Activation of opioid receptor uncovered
Together with colleagues from Shanghai, Brussels, Canada and the USA, researchers from the University of Bonn have uncovered the binding mechanism of an important pain receptor. The results facilitate the development of new active substances. The opioids used today to treat severe pain can be addictive and sometimes have life-threatening side effects. The results of this new research are published in the renowned journal Science Advances.
Opioids are among the most effective painkillers available today. They include, for instance, morphine or oxycodone, which has been prescribed very carelessly in the USA, with serious consequences: Hundreds of thousands of patients have become addicted; many of them later ended up on drugs such as heroin or fentanyl.
Oxycodone binds to so-called opioid receptors in the body. There are three different types: MOP, DOP and KOP. The painkillers available to date mainly activate the MOP (also called μ-opioid receptor). However, stimulating MOP can not only be addictive, it can also have life-threatening side effects. The most serious is respiratory paralysis, which is why the most common cause of death after heroin use is respiratory arrest.
“Drugs that selectively bind to the DOP receptor probably do not have these dramatic side effects,” hopes Prof. Dr. Christa Müller from the Pharmaceutical Institute at the University of Bonn. The emphasis is on “selective”: The opioid receptors are so similar that many drugs activate all three forms. In order to find substances that only dock to the DOP receptor, it is therefore necessary to know exactly what happens during the binding process.
Spatial structure made visible down to the atomic level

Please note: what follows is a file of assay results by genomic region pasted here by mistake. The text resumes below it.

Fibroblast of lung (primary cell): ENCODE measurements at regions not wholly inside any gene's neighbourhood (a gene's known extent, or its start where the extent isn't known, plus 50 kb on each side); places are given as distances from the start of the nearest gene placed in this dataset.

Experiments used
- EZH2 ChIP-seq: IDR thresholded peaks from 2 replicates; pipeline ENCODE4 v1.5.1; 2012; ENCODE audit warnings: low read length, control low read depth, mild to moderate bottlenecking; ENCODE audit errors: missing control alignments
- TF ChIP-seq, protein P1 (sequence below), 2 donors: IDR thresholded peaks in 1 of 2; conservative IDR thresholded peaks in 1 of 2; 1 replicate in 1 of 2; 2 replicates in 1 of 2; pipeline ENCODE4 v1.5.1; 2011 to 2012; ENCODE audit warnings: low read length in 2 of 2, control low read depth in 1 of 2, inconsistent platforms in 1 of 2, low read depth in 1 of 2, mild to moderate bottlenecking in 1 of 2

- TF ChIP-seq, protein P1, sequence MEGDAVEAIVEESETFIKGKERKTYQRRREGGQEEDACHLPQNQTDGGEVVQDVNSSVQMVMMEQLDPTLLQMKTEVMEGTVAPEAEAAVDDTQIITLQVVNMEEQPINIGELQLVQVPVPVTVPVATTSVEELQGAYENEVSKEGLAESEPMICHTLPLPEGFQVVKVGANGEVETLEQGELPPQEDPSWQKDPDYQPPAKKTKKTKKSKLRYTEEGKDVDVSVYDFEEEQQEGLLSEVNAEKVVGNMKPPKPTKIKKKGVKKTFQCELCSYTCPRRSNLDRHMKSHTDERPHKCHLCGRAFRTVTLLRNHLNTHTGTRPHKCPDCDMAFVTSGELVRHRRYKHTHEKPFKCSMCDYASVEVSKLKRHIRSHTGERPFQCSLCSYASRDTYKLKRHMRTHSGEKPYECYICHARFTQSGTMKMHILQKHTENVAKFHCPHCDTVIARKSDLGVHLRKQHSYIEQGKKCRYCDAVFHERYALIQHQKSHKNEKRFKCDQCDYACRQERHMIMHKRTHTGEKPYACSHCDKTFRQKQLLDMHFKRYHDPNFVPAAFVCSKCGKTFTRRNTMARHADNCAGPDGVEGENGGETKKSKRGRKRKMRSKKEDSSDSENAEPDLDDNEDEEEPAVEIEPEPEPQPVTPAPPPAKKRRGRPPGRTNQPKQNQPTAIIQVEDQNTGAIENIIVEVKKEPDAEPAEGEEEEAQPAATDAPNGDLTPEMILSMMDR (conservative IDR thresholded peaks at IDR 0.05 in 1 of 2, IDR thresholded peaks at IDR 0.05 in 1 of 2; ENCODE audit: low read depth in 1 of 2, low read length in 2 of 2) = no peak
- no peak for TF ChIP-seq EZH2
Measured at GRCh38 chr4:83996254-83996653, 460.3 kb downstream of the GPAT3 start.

The current study can now answer this question. “We have activated the DOP receptor with two different molecules, purified the complex and then elucidated its structure using X-rays,” explains Tobias Claff, who carried out the majority of the experiments. For this purpose, the complex of receptor and active substance is transformed into a crystalline state. The crystal lattice deflects the X-ray light in a characteristic manner. The intensity distribution of the diffracted radiation can therefore be used to deduce the spatial structure of the complex, right down to the arrangement of each individual atom.
“This enabled us to show which parts of the receptor are responsible for binding the drugs,” says Claff. “This knowledge should now enable the development of targeted new substances that only activate DOP.” There is great interest in such drugs, not least because, unlike its MOP counterpart, the DOP receptor is not primarily effective against acute pain, but against chronic pain. This is currently very difficult to treat.
X-ray crystallography is not a new technique. However, the structure of G protein-coupled-receptors (including opioid receptors) could not be resolved until recently. These membrane proteins are located in the thin, fat-like membrane that surrounds the cell contents like a kind of bag. Their fat solubility means that they have to be stabilized at great effort during crystallization. Otherwise they denature and change their spatial structure as a result. “There are only a few laboratories in the world that are capable of dealing with these problems,” emphasizes Christa Müller.
At the University of Bonn, aspiring pharmacists can go abroad during their master’s or state examination program. The Institute has a broad network of cooperation partners—a fact that is regularly rated very positively in the CHE University Ranking. Tobias Claff used this opportunity: “I spent a year of my master’s program at the iHuman institute of the ShanghaiTech University,” he explains. “In the last few years, the crystallography of membrane proteins has been crucially advanced there.” Claff learned the complex method in Shanghai—a know-how that now also benefits his home university, to which he has meanwhile returned.
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